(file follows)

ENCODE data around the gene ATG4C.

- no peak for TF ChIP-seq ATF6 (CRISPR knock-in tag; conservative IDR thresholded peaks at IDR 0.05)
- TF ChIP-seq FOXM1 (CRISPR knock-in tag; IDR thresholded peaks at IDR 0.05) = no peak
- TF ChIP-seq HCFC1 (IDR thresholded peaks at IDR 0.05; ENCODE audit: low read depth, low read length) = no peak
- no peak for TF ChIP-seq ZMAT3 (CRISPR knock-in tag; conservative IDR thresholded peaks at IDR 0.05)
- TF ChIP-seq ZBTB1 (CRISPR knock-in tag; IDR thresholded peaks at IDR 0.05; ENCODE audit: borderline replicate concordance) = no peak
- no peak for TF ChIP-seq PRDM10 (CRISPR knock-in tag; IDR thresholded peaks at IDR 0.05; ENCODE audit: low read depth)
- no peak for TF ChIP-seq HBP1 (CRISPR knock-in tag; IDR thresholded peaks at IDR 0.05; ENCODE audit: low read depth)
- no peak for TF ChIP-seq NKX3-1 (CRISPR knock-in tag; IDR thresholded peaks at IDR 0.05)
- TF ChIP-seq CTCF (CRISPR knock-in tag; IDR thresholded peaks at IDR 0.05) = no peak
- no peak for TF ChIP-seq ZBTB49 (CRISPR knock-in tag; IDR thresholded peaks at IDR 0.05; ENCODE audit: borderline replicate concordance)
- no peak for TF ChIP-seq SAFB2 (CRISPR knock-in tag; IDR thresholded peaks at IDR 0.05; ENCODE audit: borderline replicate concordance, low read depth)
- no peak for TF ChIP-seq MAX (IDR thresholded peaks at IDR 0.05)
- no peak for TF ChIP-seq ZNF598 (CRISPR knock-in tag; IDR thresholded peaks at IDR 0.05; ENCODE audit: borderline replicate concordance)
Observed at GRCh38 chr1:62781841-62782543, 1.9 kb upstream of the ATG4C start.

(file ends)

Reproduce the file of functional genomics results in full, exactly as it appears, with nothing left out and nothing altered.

ENCODE data around the gene ATG4C.

- no peak for TF ChIP-seq ATF6 (CRISPR knock-in tag; conservative IDR thresholded peaks at IDR 0.05)
- TF ChIP-seq FOXM1 (CRISPR knock-in tag; IDR thresholded peaks at IDR 0.05) = no peak
- TF ChIP-seq HCFC1 (IDR thresholded peaks at IDR 0.05; ENCODE audit: low read depth, low read length) = no peak
- no peak for TF ChIP-seq ZMAT3 (CRISPR knock-in tag; conservative IDR thresholded peaks at IDR 0.05)
- TF ChIP-seq ZBTB1 (CRISPR knock-in tag; IDR thresholded peaks at IDR 0.05; ENCODE audit: borderline replicate concordance) = no peak
- no peak for TF ChIP-seq PRDM10 (CRISPR knock-in tag; IDR thresholded peaks at IDR 0.05; ENCODE audit: low read depth)
- no peak for TF ChIP-seq HBP1 (CRISPR knock-in tag; IDR thresholded peaks at IDR 0.05; ENCODE audit: low read depth)
- no peak for TF ChIP-seq NKX3-1 (CRISPR knock-in tag; IDR thresholded peaks at IDR 0.05)
- TF ChIP-seq CTCF (CRISPR knock-in tag; IDR thresholded peaks at IDR 0.05) = no peak
- no peak for TF ChIP-seq ZBTB49 (CRISPR knock-in tag; IDR thresholded peaks at IDR 0.05; ENCODE audit: borderline replicate concordance)
- no peak for TF ChIP-seq SAFB2 (CRISPR knock-in tag; IDR thresholded peaks at IDR 0.05; ENCODE audit: borderline replicate concordance, low read depth)
- no peak for TF ChIP-seq MAX (IDR thresholded peaks at IDR 0.05)
- no peak for TF ChIP-seq ZNF598 (CRISPR knock-in tag; IDR thresholded peaks at IDR 0.05; ENCODE audit: borderline replicate concordance)
Observed at GRCh38 chr1:62781841-62782543, 1.9 kb upstream of the ATG4C start.